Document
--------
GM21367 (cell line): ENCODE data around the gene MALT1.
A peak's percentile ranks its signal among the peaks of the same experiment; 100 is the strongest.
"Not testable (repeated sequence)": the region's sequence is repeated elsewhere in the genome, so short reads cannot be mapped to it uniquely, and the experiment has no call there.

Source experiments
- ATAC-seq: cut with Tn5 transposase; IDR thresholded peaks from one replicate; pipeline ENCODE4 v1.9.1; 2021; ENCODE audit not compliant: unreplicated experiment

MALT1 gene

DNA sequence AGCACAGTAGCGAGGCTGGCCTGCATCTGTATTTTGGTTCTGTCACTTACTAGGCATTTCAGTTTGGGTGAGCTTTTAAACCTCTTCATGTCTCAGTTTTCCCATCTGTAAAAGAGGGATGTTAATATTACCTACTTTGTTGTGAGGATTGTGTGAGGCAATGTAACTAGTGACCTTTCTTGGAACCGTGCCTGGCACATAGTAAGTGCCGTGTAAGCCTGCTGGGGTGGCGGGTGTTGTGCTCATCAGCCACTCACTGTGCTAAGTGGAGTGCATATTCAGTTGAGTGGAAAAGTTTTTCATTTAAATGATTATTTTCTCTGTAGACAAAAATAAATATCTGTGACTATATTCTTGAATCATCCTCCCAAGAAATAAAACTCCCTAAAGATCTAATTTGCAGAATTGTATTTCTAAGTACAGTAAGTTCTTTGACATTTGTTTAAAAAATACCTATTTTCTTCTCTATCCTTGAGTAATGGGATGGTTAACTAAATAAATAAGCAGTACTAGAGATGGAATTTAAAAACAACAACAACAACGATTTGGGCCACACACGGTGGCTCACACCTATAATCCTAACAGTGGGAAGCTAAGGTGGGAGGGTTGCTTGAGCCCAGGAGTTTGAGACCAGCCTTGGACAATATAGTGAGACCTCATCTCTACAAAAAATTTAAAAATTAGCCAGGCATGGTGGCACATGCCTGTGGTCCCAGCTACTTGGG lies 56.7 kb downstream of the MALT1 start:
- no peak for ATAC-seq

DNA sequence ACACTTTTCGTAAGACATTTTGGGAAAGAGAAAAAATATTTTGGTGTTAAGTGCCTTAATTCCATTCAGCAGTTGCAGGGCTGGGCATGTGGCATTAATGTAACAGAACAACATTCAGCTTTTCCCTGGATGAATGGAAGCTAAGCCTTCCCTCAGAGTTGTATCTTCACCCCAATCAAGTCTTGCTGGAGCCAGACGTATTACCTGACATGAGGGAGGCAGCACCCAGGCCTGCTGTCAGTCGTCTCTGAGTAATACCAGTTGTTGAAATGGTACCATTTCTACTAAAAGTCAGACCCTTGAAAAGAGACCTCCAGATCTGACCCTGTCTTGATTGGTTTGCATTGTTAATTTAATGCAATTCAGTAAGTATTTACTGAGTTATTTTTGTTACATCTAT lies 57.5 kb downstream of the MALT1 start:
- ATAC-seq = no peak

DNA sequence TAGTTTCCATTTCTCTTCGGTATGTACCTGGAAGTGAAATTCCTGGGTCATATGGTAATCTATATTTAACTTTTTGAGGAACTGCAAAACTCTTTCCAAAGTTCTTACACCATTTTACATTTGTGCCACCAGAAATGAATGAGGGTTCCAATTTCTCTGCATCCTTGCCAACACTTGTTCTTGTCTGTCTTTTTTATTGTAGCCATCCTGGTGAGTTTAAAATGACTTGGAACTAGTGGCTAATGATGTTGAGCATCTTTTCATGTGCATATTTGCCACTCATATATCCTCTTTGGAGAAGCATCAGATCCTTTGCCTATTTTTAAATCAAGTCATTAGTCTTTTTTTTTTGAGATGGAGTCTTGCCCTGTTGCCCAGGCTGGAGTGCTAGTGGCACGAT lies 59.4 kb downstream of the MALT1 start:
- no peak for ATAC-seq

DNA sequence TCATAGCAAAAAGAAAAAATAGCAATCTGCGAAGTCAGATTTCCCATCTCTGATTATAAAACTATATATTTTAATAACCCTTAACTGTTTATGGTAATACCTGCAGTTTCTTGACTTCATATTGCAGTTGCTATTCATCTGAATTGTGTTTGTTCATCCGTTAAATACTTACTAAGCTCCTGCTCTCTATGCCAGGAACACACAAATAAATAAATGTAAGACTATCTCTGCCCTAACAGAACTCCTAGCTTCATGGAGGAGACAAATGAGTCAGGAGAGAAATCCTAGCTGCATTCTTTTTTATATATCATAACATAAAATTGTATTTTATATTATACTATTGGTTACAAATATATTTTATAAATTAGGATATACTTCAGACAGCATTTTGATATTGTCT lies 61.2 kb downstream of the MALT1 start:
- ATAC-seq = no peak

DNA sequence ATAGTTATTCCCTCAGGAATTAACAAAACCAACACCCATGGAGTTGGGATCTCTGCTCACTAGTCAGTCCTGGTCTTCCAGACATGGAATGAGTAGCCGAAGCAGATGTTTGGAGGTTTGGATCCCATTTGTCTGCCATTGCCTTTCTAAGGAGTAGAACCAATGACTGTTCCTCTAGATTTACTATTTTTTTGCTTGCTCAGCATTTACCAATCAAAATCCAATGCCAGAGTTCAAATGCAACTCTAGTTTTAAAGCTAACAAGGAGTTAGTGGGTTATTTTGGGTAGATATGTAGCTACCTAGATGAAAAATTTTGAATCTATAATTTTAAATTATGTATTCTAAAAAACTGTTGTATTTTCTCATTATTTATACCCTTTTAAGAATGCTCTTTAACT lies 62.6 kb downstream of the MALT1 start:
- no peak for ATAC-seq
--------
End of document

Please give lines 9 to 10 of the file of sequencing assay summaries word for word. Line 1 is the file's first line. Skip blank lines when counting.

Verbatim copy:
DNA sequence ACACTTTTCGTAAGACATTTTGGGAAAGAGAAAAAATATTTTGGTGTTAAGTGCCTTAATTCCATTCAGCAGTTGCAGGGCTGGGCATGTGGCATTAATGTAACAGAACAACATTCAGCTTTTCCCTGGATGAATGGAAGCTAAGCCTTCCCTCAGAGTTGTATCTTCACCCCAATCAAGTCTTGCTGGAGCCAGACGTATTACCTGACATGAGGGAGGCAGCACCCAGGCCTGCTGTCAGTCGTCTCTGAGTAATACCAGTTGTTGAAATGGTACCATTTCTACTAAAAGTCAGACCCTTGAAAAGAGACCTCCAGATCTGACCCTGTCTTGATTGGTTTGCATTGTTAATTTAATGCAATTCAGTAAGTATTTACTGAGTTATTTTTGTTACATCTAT lies 57.5 kb downstream of the MALT1 start:
- ATAC-seq = no peak